The CreekBed Collection
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Antiquities, Artifacts, Art

An eclectic collection gathered by family members and the curators of the Collection



The CreekBed


Native American Relics

American Colonial

Asian Art

Civil War Relics


& Roman Artifacts

Misc. Collectibles


Paleolithic Neolithic Artifacts

"Old World"

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South Pacific Items


Cap Guns

Model Trains


Other Creekbed Websites

The Cuyamaca /

Mountain Cameras

Sherilton Valley  Weather Station



Native American Relics

I'm creating these pages as a way to catalogue my collection and learn about point typology.  It's also the place where I'll be recording the notes I take while doing research on ancient America.  These points are not for sale though I am occasionally interested in purchasing old collections especially if they are personal finds. Personal recollections by the finder about the finding of the artifacts are definitely of interest to me. Many times the story is more interesting than the point itself.

Rob Horne

Historic Points
Pre-Columbian to modern times
Mississippian Points
400 B.P. to 1300 B.P.
Woodland Points
1300 B.P. to  3,000 B.P.
Late Archaic Points
3,000 B.P. to 5,000 B.P.
Mid Archaic Points
5,000 to 6,500 B.P.
Early Archaic Points
6,500 to 9,000 B.P.
Paleo Points
9,000 B.P. to 11,500 B.P.
Stone Tools - Celts, Net weights, Axes, Banner Stones
Dalton's Pendants & Gorgets
Ex-Stagecoach Lane Collection Ex-Stangland Collection Ex-Lillian Martel Collection Point Notes
Musical Instruments

Pendants & Gorgets

Native Americans are believed to have used gorgets for several different purposes. They were objects of importance that might have indicated tribal or clan membership, served as expressions of personal rank or social status, or perhaps served as charms that were believed to possess certain earthly and supernatural powers. The majority of them were made during the Late Archaic to the Late Woodland periods approximately 4,500 to 1,500 years ago.

Slate gorgets have often been reported from burials. But, Webb and Snow (1945) writes that "There seems to have been little or nothing observed in their actual occurrence in burial associations to justify the term gorget." They point out that some gorgets were found with burials in the region of the hips or lower extremities. They suggest that some of them could have been used as atlatl weights. They describe one burial that contained a well worked antler handle that was found in alignment with the stone gorget at the proper distance that suggested they were both part of an atlatl. But they also report that reel-shaped gorgets were found in positions around the necks of other individuals. In another source, Moorehead (1892) describes a burial where "On the head of the second skeleton was a fine slate gorget."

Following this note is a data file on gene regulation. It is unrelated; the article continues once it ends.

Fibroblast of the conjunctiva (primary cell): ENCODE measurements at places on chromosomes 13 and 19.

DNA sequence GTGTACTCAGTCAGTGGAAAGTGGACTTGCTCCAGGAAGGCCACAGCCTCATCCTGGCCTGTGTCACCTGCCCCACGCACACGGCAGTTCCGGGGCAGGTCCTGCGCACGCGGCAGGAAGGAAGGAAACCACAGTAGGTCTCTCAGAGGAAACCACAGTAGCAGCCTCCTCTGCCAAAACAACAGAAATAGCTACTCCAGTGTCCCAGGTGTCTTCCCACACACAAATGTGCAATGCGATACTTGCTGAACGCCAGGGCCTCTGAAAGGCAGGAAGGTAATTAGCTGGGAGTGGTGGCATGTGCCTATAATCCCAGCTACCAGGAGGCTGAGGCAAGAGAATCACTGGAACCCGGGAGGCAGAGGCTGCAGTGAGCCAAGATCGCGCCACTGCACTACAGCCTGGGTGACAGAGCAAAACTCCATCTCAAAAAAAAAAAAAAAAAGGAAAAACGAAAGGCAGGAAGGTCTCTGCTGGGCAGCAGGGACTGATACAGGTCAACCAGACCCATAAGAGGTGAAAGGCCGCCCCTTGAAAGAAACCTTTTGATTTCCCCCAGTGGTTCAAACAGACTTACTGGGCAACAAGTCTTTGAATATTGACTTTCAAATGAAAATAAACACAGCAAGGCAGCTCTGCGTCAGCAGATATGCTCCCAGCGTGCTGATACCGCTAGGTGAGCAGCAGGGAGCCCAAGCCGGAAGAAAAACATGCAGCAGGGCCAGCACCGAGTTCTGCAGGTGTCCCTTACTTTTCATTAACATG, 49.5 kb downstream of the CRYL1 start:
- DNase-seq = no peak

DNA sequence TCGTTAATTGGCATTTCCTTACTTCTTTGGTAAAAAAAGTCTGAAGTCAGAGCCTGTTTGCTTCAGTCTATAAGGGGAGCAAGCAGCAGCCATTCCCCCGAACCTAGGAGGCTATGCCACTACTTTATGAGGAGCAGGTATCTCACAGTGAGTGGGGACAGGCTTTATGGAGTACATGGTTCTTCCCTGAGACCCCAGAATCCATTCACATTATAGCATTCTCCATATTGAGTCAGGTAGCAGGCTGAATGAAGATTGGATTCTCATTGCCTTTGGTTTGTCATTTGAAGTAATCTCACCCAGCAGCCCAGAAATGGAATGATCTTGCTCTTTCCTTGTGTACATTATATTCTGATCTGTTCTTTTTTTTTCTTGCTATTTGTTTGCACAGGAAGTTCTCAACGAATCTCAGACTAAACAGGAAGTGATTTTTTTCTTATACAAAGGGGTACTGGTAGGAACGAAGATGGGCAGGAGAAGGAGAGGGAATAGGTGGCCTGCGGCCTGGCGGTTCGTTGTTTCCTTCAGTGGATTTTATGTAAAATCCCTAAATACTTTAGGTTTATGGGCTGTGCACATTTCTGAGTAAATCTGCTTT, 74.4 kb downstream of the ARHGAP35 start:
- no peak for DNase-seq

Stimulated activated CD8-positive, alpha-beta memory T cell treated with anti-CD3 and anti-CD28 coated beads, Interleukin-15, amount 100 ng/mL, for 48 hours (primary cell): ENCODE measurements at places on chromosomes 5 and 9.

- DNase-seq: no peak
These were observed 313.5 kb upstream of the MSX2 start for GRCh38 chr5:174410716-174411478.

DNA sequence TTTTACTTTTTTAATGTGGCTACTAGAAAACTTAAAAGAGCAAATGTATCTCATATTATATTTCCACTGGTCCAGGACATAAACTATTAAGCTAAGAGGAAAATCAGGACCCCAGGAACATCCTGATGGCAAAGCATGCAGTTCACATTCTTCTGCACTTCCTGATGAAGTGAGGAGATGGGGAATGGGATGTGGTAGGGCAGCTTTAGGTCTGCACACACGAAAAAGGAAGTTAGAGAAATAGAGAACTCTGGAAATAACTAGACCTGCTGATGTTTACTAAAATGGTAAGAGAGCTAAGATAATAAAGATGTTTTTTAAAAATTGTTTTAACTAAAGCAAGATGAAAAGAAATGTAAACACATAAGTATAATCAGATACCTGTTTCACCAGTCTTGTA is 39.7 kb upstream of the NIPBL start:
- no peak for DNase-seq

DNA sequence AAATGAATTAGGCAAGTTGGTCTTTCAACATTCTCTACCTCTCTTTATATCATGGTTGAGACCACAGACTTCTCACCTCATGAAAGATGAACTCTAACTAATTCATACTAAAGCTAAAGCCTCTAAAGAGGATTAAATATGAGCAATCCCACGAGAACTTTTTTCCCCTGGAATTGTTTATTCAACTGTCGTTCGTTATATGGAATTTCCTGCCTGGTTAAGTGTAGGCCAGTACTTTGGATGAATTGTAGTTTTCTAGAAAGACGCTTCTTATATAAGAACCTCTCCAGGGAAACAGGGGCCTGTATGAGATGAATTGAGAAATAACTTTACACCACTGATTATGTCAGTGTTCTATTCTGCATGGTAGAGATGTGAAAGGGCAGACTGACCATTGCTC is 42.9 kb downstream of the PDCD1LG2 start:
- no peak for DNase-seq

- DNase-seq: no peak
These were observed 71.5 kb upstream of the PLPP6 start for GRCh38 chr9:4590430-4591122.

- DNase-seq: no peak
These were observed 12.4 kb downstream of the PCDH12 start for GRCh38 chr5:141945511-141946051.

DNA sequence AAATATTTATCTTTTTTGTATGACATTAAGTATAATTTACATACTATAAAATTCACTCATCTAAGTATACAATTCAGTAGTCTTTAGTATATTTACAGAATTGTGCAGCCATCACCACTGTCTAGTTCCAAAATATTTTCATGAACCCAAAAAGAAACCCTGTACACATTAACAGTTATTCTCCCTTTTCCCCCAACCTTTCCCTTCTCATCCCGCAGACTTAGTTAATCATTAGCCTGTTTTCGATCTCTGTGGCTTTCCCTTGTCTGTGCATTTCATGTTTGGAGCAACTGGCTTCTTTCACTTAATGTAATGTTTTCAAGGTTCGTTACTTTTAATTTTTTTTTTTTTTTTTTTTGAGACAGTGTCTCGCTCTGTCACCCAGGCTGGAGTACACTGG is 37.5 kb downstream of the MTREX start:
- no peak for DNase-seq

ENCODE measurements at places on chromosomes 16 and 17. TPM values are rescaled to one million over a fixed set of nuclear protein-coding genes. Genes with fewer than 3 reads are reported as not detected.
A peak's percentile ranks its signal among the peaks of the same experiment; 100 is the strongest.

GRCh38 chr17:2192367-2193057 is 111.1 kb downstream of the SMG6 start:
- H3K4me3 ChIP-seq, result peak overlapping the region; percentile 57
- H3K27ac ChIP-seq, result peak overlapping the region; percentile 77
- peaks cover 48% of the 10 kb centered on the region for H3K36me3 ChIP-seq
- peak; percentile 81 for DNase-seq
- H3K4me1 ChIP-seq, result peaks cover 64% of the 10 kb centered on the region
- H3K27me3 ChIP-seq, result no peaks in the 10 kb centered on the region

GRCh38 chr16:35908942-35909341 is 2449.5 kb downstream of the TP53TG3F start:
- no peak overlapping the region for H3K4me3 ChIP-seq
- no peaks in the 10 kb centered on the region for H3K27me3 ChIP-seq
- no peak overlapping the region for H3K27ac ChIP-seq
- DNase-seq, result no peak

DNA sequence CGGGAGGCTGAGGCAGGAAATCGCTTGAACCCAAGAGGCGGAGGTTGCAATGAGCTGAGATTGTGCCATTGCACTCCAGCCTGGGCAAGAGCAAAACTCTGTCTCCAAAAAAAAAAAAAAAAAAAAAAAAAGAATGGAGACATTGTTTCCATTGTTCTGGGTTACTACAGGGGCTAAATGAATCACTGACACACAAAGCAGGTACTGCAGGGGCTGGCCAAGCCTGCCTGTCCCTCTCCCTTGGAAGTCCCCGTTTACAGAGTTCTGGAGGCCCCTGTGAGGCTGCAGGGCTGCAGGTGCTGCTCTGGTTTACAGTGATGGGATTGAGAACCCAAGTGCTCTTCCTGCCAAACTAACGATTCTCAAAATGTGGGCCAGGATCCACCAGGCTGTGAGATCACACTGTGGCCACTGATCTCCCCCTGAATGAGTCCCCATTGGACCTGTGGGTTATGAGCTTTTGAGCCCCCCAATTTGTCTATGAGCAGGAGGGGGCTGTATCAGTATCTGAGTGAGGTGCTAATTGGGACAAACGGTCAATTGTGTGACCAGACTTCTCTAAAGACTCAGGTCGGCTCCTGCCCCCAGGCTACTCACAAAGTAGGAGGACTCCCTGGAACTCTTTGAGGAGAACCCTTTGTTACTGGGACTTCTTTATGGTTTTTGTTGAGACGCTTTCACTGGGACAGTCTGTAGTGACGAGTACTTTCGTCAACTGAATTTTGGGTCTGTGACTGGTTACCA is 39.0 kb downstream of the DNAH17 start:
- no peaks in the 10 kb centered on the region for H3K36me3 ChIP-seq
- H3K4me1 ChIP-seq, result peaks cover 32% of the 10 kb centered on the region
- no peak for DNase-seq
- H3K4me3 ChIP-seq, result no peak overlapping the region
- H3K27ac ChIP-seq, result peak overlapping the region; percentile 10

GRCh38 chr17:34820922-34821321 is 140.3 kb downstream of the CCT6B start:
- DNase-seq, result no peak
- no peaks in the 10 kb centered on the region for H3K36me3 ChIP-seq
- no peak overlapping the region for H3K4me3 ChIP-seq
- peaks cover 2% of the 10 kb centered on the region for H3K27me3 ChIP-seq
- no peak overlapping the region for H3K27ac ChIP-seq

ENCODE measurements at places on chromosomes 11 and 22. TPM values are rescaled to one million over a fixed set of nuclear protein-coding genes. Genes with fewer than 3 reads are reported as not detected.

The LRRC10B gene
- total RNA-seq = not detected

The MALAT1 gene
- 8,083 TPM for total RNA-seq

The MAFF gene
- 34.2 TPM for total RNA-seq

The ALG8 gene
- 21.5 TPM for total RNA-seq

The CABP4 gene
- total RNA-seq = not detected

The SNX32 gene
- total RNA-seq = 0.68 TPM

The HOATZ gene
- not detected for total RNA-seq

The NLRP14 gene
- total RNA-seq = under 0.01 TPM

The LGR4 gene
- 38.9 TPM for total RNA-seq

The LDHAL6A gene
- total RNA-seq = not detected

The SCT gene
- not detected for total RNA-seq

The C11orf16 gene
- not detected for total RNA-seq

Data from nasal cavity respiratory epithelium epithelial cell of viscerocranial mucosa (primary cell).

"The term (gorget) applied to objects worn in some proximate relation with the gorge (throat) or throat. They may be suspended by a string or chain encircling the neck, or may be attached to the dress"----1912, by Frederick Webb Hodge, "Handbook of American Indians North of Mexico, part 1, p. 496.

"(Gorgets)---may be simple ornaments not differing materially in form or significance from those used to embellish the ears, hair, wrists, or they may have special significance as symbols, insignia, charms, etc."---
-1912, by Frederick Webb Hodge, "Handbook of American Indians North of Mexico, part 1, p. 496.

"Gorgets or "pierced tablets" constitute another class of polished "slates" of the problematical class, of considerable interest to the archaeologist."----
1917, by Warren K. Moorehead, "Gorgets," Stone Ornaments Used By Indians In The United States And Canada, pp. 204-225.

"The difference between the gorget and pendant seems only to have been in the number and position of the holes,"----
1896, by Thomas Wilson, "Prehistoric Art; of The Origin of Art As Manifested In The Works Of Prehistoric Man," Report Of The U.S. National Museum, p. 452.

"Most of them (gorgets) are made of slate, thin, not difficult to make, nor yet particularly beautiful when made"----
1896, by Thomas Wilson, "Prehistoric Art; of The Origin of Art As Manifested In The Works Of Prehistoric Man," Report Of The U.S. National Museum, p. 452.

Indiana Slate Gorget
L 4-1/4" W 1-3/4"

Banded Slate Pendant
 Adams Co. Ohio.
L 3-9/16" W 1-13"16 & 7/16" thick
Banded Slate

Ken Partain COA

Zomorphic Pendant
Amapa Nayarit, West Mexico
H 1-1/2" W 5/8"
A.D. 1200 to A.D. 1400

Ben Stermer COA


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The Official Overstreet Indian Arrowhead Identification Online Database





Last Modified : 07/21/15 12:26 PM

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